TITLE

Is the Opium War a Defining Moment in Chinese History? A View from Trade Routes, Interregional Trade, and the Lower Yangzi

AUTHOR(S)
Xin Zhang
PUB. DATE
June 2010
SOURCE
Modern China Studies;2010, Vol. 17 Issue 2, p75
SOURCE TYPE
Academic Journal
DOC. TYPE
Article
ABSTRACT
For years, the Opium War has been considered by Chinese historians a defining moment in Chinese modern history: the beginning of China's modernization, the commencement of fully fledged Western imperialism, and the inception of semi-colonial period in China. The very notion that the event is a watershed between tradition and modernity has been deeply embedded in the psyche of not only those who study modern Chinese history but also the general public and even the movie makers. In deep contrast, however, most scholars in the United States will shy away from a question such as whether the Opium War is a defining moment in Chinese history, given the fact that the field of China studies has largely moved away from this kind of inquiry. Since the appearance of Paul Cohen's criticism of the "impact/response" paradigm known to be associated with John Fairbank and the "Harvard-school of sinologists," we have consciously or unconsciously avoided topics that would might be considered "Western centered" topics (Cohen). The question becomes not only relevant but also important to all of us today as we are all witnessing unprecedented changes in China, after it has open itself to the world since the late 1970s. Because this is the second time China has "opened up"- the first took place right after the Opium War, as a result of China's defeat in the war- it is necessary for us to reexamine how the war relates to the internal changes in the country to draw historical lessons from the past. In order to provide a fresh look at the matter, I approach the question from a unique angle: Rather than looking from the perspectives assumed by precious researchers, I will scrutinize the issue from an angle of trade routes. Step by step, I will discover the main trade routes: how they were utilized by long distance travelers to create an efficient and stable system of interregional trade; how the development of one of the main routes, the Yangzi River, provided opportunities for new cities like Shanghai; then how that system broke down when the Opium War took place; and how the war led to the rise of Shanghai and the opening of the lower Yangzi region, both of which hastened the shifting of main trade routes from the interregionally based to transnationally based. Through the following research, we will be able to see that the Opium War, though unintendedly contributed to the transition of China's trade system, shall not be considered a defining movement in Chinese history.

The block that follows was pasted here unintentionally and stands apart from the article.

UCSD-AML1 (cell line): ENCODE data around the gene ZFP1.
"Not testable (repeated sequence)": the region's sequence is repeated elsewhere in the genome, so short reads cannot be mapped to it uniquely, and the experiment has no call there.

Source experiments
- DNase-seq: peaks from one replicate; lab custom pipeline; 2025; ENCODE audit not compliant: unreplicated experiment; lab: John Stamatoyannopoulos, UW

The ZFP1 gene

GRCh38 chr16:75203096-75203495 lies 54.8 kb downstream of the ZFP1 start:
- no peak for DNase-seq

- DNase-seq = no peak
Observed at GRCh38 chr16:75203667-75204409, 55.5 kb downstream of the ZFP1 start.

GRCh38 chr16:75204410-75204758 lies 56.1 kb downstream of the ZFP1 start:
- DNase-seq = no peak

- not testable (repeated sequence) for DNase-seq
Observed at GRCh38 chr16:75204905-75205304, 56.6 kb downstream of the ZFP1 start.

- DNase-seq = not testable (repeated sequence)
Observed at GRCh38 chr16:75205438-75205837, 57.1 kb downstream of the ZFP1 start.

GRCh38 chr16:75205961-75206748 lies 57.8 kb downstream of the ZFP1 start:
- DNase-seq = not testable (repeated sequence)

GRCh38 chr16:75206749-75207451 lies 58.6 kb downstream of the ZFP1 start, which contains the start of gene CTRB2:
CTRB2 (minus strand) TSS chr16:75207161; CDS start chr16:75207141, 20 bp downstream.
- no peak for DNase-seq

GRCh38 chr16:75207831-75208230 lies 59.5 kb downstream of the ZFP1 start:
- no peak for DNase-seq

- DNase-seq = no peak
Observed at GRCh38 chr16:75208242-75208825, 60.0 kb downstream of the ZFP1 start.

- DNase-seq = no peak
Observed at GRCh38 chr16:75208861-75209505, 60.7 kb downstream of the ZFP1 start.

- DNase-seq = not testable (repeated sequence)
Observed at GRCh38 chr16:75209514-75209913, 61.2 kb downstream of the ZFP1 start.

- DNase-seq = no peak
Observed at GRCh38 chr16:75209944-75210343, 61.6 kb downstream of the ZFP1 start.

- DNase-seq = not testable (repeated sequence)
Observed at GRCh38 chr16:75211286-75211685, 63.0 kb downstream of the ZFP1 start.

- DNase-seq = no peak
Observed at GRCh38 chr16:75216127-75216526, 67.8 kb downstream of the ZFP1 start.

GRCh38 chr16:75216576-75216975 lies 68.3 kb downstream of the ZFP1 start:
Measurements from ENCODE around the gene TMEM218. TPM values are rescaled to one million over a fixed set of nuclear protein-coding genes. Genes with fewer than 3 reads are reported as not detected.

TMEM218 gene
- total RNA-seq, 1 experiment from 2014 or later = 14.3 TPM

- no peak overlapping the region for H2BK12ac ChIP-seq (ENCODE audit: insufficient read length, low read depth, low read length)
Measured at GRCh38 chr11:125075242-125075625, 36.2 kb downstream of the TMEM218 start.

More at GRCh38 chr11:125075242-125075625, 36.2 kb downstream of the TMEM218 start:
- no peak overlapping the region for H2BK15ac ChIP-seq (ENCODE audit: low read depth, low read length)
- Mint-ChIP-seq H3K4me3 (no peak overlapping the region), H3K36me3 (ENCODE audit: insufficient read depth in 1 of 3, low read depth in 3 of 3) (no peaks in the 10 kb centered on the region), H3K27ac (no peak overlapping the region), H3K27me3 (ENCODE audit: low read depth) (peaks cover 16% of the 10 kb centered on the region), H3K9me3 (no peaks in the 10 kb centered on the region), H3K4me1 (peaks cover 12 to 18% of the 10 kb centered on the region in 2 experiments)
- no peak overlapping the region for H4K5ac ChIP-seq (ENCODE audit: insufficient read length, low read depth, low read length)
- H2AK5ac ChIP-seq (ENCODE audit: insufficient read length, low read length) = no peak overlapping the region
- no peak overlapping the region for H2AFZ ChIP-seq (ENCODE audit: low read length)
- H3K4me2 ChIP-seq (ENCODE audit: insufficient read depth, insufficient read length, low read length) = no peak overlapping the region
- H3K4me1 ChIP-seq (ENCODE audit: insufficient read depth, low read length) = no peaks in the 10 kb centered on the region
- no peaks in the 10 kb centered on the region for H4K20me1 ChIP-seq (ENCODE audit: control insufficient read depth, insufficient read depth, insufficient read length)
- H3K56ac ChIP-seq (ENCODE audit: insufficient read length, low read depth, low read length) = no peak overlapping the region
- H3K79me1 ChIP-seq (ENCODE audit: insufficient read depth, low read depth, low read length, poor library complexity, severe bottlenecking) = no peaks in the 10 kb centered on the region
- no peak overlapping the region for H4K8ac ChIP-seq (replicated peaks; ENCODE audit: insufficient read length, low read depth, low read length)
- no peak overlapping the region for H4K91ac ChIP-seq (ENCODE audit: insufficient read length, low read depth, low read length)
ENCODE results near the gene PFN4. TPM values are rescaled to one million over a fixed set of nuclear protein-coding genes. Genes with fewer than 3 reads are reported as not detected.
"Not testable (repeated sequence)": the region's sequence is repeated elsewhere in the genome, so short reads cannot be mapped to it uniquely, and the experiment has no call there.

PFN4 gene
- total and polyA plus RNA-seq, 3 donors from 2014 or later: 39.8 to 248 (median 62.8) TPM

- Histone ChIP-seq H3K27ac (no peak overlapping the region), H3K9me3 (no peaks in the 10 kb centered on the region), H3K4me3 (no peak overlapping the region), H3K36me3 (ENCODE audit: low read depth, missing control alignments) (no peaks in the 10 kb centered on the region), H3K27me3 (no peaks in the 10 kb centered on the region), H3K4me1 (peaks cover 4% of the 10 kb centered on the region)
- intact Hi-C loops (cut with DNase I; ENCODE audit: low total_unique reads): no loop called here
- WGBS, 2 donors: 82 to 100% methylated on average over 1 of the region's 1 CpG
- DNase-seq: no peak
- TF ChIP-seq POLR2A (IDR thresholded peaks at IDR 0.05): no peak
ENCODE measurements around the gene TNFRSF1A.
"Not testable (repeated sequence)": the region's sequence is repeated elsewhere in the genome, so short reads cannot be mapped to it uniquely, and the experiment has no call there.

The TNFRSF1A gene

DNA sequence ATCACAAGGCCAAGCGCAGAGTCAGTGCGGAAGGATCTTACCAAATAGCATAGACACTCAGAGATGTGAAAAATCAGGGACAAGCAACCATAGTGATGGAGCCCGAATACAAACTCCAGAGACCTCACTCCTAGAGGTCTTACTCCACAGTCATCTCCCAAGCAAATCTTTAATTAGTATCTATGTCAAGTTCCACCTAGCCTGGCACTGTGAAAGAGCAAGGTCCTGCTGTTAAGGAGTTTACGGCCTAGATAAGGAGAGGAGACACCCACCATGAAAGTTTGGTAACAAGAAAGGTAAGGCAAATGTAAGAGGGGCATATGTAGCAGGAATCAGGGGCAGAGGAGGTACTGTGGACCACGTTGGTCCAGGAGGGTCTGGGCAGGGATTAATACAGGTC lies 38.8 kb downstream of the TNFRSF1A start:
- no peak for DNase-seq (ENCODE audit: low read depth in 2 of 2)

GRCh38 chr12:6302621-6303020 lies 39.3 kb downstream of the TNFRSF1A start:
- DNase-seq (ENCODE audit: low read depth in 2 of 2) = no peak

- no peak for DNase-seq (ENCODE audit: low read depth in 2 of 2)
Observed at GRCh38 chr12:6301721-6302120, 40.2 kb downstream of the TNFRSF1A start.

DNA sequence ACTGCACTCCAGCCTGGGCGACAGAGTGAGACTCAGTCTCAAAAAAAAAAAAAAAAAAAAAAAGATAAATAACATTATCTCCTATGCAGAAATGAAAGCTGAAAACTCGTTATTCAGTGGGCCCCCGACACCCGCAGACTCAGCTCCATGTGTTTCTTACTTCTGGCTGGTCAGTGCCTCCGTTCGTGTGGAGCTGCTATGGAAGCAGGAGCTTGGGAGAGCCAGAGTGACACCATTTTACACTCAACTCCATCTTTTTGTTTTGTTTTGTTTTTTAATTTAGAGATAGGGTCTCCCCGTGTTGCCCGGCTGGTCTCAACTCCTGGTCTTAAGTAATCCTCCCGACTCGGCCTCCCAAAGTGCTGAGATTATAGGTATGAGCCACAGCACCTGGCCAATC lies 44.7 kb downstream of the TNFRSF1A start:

ACCESSION #
59353368

 

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